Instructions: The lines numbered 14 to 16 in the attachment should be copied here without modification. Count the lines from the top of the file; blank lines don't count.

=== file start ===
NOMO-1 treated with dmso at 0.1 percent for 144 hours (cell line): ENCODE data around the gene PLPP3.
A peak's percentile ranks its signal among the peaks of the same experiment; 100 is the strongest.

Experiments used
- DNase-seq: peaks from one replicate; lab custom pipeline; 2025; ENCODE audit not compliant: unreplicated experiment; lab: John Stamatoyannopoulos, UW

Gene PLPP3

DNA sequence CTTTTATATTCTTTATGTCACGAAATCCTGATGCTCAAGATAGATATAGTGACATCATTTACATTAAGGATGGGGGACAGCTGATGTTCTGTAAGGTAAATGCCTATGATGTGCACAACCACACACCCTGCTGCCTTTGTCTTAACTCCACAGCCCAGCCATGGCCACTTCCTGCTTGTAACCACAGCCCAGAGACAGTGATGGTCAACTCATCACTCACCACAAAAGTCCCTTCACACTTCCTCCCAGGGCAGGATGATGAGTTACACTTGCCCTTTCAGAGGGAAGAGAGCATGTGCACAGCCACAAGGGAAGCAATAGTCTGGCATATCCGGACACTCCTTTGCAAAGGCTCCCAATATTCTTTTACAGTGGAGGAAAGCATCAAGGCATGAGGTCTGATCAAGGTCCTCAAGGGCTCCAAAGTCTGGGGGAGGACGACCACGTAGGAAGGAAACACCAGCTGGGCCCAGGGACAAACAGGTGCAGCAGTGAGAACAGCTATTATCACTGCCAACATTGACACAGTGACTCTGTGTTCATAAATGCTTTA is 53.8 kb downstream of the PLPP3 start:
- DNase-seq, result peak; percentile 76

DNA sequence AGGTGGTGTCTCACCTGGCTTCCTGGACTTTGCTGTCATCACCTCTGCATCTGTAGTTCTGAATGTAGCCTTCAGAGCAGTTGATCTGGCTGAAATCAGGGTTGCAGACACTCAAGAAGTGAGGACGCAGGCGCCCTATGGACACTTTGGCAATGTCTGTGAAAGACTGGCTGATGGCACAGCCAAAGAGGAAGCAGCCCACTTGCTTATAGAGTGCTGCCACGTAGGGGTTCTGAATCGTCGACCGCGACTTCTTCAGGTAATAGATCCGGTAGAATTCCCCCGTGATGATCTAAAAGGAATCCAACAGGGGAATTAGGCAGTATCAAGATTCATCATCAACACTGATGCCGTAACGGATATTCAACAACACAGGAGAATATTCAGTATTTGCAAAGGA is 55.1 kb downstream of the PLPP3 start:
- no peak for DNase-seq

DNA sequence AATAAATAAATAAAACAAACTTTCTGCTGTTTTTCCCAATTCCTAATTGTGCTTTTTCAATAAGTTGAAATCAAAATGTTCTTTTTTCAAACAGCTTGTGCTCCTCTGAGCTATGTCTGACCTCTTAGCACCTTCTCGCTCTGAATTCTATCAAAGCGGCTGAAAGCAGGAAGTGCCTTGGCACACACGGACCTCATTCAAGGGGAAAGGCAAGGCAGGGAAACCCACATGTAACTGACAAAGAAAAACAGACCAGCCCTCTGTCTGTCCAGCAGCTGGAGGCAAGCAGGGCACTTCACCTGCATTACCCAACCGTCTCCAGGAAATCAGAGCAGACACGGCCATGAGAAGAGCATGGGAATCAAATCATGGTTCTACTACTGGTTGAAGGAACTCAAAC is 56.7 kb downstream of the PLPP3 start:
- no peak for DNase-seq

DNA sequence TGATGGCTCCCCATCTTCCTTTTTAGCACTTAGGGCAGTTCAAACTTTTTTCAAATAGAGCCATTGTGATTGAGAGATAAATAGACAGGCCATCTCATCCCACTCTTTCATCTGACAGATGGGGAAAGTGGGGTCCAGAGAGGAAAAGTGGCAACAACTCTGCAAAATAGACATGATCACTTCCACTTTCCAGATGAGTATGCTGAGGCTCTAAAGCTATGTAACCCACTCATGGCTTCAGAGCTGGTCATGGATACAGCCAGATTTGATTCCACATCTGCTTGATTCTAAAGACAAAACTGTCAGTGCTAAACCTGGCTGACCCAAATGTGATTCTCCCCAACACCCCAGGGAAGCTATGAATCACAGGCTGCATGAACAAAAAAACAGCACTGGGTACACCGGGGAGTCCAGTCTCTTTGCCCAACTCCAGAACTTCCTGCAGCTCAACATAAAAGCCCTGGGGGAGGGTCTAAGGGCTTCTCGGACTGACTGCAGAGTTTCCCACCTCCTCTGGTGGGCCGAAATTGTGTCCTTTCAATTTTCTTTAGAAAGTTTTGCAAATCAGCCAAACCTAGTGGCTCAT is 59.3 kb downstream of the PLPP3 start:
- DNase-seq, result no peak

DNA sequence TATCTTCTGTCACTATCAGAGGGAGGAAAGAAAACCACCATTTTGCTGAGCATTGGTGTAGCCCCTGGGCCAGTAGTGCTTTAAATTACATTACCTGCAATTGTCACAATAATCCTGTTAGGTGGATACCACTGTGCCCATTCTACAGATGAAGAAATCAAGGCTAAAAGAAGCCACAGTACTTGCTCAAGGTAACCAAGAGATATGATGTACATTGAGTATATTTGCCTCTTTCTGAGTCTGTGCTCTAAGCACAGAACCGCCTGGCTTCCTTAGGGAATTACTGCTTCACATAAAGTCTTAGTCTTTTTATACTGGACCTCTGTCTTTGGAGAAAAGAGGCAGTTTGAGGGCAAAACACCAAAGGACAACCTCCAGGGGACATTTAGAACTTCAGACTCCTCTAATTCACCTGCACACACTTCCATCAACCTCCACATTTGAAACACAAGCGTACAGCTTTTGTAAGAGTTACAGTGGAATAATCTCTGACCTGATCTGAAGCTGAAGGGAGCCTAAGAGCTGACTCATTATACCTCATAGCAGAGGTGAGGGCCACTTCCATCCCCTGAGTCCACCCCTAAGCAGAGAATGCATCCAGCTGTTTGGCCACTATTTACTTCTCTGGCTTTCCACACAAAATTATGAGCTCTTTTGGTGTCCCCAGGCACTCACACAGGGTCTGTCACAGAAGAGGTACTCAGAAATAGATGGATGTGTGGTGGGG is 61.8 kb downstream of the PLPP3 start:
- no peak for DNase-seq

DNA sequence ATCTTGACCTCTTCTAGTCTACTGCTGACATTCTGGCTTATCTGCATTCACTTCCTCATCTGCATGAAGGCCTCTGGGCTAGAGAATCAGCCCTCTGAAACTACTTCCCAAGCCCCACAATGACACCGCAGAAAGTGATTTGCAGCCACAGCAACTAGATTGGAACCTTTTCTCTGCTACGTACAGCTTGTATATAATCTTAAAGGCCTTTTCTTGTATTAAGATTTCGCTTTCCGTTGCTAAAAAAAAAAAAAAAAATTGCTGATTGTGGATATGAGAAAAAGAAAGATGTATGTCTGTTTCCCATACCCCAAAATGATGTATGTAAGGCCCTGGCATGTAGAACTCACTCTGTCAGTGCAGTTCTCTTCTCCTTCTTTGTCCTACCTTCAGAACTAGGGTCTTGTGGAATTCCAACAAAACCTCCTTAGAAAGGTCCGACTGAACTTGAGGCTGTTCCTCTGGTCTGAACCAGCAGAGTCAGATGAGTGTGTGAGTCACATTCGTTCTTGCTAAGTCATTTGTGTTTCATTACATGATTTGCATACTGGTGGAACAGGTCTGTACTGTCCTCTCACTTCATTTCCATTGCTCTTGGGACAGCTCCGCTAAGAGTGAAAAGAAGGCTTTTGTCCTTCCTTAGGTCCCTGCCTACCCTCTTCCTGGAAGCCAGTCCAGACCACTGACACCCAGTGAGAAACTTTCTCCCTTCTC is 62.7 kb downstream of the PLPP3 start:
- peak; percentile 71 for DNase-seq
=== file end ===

DNA sequence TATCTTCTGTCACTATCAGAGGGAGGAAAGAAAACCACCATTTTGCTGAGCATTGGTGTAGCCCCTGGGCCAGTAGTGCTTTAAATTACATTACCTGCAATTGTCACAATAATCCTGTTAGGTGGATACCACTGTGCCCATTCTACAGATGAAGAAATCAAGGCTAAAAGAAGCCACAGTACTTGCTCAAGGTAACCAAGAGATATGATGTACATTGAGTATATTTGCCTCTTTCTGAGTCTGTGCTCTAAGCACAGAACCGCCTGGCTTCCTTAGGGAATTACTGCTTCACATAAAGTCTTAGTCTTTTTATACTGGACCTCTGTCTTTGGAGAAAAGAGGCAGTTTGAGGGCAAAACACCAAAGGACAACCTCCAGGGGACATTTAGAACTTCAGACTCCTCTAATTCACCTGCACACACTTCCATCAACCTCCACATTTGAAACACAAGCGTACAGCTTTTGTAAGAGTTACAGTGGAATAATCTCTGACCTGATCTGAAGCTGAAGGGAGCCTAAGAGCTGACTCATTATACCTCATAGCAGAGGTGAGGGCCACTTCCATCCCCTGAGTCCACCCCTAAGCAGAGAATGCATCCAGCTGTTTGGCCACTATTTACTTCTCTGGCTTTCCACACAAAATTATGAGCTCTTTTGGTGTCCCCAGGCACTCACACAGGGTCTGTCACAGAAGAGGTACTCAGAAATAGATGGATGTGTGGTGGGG is 61.8 kb downstream of the PLPP3 start:
- no peak for DNase-seq

DNA sequence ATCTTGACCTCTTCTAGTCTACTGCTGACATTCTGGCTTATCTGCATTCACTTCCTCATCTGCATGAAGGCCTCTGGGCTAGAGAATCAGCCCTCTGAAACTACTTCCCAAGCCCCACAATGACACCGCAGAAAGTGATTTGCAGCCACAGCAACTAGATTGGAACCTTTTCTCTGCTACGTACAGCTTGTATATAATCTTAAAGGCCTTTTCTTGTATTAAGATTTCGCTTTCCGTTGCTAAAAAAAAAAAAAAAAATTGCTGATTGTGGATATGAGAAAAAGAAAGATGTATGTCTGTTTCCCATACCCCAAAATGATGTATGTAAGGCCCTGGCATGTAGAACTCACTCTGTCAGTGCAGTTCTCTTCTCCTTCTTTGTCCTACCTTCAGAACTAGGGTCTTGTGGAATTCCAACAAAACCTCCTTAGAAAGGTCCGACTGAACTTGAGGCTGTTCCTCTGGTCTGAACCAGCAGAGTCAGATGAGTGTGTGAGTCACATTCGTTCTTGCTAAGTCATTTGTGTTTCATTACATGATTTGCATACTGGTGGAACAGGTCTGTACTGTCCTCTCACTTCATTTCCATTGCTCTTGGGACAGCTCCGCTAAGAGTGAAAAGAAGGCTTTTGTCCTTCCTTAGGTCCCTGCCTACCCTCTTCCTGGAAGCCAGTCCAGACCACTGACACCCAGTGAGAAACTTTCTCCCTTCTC is 62.7 kb downstream of the PLPP3 start: